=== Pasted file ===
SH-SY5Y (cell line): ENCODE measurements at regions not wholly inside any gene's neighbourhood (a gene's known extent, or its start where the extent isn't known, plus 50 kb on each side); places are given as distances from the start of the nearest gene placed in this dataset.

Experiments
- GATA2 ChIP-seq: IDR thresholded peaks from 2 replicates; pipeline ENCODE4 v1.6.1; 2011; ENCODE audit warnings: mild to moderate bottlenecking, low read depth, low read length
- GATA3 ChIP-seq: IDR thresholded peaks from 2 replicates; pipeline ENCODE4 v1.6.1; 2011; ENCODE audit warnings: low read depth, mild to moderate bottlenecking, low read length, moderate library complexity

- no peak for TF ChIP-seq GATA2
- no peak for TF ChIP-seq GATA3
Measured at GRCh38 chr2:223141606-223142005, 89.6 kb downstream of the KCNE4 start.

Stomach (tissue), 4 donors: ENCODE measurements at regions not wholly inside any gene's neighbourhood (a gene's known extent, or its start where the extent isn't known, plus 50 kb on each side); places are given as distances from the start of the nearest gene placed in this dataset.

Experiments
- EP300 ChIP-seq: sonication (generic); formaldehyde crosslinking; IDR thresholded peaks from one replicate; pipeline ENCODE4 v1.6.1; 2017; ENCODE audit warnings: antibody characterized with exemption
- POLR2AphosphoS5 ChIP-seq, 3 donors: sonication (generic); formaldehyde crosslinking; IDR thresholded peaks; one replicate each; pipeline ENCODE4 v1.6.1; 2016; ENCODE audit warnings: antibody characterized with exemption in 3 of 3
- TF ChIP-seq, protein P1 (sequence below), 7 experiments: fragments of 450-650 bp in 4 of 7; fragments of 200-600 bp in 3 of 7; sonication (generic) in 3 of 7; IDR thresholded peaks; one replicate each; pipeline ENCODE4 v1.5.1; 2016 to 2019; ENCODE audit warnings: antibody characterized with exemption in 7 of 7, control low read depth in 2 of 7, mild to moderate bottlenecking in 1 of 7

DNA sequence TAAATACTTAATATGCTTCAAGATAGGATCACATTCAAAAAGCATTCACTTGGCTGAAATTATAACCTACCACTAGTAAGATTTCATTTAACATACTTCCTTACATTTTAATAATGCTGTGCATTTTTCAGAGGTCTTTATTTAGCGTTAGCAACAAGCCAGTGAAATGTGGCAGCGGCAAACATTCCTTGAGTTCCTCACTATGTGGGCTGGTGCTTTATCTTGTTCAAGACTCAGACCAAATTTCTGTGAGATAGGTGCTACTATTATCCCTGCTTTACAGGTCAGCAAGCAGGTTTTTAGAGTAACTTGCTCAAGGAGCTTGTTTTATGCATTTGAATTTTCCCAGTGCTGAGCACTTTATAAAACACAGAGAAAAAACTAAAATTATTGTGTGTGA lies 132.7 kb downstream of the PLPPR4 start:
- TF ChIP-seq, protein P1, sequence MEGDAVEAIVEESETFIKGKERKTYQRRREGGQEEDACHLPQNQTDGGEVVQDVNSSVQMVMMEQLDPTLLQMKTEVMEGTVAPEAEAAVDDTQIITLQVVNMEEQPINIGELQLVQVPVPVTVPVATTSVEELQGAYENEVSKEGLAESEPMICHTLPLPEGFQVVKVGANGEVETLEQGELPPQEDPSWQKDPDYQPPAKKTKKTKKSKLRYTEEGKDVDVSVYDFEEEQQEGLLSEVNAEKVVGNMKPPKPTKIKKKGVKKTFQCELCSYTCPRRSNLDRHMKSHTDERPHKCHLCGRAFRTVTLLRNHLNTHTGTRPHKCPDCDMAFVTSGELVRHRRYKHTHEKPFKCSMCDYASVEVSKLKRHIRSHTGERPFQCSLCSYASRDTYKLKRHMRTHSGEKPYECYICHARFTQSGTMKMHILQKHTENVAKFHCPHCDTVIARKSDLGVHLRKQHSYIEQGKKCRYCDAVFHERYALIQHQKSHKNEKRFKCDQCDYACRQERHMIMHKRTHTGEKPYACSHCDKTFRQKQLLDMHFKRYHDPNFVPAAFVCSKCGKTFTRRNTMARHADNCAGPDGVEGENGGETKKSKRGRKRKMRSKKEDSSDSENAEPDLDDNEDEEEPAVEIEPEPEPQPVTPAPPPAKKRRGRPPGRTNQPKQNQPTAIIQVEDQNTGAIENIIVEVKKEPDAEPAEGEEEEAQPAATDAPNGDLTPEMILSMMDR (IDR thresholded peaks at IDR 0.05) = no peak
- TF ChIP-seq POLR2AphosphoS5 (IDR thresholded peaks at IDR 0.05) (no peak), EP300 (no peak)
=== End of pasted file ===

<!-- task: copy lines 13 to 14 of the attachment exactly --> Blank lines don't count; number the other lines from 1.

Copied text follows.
DNA sequence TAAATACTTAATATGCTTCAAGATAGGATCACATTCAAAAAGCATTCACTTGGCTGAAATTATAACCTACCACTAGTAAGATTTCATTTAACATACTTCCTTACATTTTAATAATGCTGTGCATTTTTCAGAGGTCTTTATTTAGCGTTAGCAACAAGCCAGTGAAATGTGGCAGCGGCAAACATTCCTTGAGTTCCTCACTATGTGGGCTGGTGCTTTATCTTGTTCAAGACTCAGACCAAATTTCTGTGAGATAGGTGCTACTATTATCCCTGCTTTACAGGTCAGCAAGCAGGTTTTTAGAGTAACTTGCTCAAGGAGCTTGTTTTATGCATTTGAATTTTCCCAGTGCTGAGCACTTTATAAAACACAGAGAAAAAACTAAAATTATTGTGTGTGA lies 132.7 kb downstream of the PLPPR4 start:
- TF ChIP-seq, protein P1, sequence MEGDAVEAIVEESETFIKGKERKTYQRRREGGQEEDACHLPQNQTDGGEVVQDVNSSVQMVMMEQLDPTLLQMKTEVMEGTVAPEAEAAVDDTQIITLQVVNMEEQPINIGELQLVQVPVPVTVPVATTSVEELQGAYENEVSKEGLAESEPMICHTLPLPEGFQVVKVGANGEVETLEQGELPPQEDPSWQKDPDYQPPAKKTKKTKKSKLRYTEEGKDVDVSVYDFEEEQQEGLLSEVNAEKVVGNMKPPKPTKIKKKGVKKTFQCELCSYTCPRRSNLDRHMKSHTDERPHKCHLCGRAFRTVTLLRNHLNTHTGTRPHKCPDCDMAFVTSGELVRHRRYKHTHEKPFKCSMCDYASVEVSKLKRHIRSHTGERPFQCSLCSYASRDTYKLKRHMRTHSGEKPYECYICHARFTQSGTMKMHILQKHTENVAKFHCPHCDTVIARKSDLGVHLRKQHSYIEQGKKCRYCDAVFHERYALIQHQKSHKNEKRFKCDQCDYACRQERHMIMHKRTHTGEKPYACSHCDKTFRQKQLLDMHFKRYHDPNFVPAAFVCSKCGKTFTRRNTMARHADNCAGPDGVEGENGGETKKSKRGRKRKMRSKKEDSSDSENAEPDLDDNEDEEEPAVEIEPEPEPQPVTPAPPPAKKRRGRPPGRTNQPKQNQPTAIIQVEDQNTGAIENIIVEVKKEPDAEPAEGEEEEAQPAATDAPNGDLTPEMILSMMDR (IDR thresholded peaks at IDR 0.05) = no peak